I cannot remember exactly when I fell in love with traveling. It may have been when my father taught me that taking a different road each time we went somewhere was a thrilling adventure. It might have been when our family went on a Western US road trip to visit all of the western National parks. A group of my friends took Amtrak from Oakland, CA to Chicago the year after we graduated from high school and came home talking about how much fun it would be to work on the trains all summer while we were in college. I believed then that the idea of traveling across the US week after week would be thrilling, even if I did have to work. As it ended up, I was the only one who ever applied for the job.
When remembering those days (a long time ago), I cannot help but think of the Crew Base manager who conducted my final interview. His name was Walter Johnson and I remember him as being rather intimidating. I was a 19 year old college student who simply wanted to travel across the United States all summer. It was a Union job but I was too naïve to know that. The application asked how much money I wanted to make and I answered slightly above the minimum wage, which was $2.65 at the time. He actually laughed at me! It was 1978 in Oakland, CA… and the ‘railroad era’ still reigned; this meant that it was racially divided (but beginning to change) and a man’s world. I will never forget what Walter said to me as he brought me into his office the final time: “You are young, white, and a woman. I suspect you will get eaten alive out here but I can’t find one good reason not to hire you!”
I was too excited with daydreams of traversing the great US and snapping photographs of everything there was to see to let his words sink in very much. I was going to work for Amtrak all summer and travel! Little did I know that I would be working in Dining Cars that still had wood pellet stoves and air-conditioning dependent on steam lines or that there was only one dining car per haul regardless how many passenger cars were attached and during high peak times, that meant serving food consistently from 6 am to midnight. I didn’t know that the crew quarters were co-ed and first come/first serve so that I would get stuck climbing into the top bunk with the loudest and largest guy on the crew, sleeping below. I didn’t realize that without seniority that I would sit at the Crew Base day after day hoping to find a add-on spot or fill in for a regular crew member. Much of that summer, my only travel was on the I-101 traveling between my apartment and the Crew Base.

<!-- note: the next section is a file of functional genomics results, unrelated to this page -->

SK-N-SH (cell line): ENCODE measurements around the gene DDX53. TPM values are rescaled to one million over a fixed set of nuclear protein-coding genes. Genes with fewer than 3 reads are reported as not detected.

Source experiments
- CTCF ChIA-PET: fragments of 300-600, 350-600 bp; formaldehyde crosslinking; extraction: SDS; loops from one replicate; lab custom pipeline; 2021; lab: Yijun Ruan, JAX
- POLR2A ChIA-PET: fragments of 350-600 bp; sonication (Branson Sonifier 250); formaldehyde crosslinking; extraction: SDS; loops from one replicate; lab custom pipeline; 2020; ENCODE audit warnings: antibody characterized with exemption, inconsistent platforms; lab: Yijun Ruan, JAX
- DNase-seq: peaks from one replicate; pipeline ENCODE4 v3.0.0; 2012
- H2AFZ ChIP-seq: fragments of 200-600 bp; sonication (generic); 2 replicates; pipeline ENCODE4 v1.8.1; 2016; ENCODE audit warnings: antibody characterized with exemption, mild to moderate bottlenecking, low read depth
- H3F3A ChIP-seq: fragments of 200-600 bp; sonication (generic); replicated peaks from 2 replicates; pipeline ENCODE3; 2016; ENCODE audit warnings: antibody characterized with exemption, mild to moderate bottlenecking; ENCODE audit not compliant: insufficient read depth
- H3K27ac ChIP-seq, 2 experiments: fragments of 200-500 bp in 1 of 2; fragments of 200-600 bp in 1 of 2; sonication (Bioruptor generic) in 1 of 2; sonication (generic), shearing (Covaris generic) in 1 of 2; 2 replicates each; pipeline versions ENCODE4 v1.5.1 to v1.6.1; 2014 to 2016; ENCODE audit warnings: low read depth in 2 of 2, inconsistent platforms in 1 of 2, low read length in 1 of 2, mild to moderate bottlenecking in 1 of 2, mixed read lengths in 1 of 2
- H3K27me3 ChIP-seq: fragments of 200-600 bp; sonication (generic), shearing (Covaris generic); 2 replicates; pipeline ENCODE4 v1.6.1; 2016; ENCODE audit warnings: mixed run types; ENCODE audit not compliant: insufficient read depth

Eventually, I made my mark and paid my dues and then…. Small parts of my fantasies manifested. I filled a billet for a regular position on the California Zepher going from Oakland to Chicago every 7 days. I was able to see light snow on the plains of emerald green grasses just outside Laramie, Wyoming in early June. I was able to watch the salt glisten under a full moon around the edges of the Great Salt Lake as the train crossed through the center of the lake at midnight. I was able to watch the sun rise over the city of Denver as the train came out of the mountains at dawn. I laid over in Chicago on St. Patrick’s Day when they tint the river green and watched the great parade. Likewise, during another layover in Chi-town (we called it)… I walked down Michigan Ave in the early evening just as it began to snow; watching each snowflake glisten in the city lights – it was magical.
While my father laid the foundation for my love of travel, it was my opportunity to experience travel via my time with Amtrak that cemented my love of back roads and lesser known treasures. For this, I want to express my deep appreciation to Walter Johnson – where ever he is – for the opportunity to enter that world. I not only learned a lot, traveled all over the US, but developed a deep appreciation for all that is beautiful! As opportunities present themselves… it is the road trip that I prefer, the one that allows you to ‘take it all in’ and enjoy the beauty.
What or who has inspired you to travel? Create your own virtual pin map, drop a pin, and say “thanks”.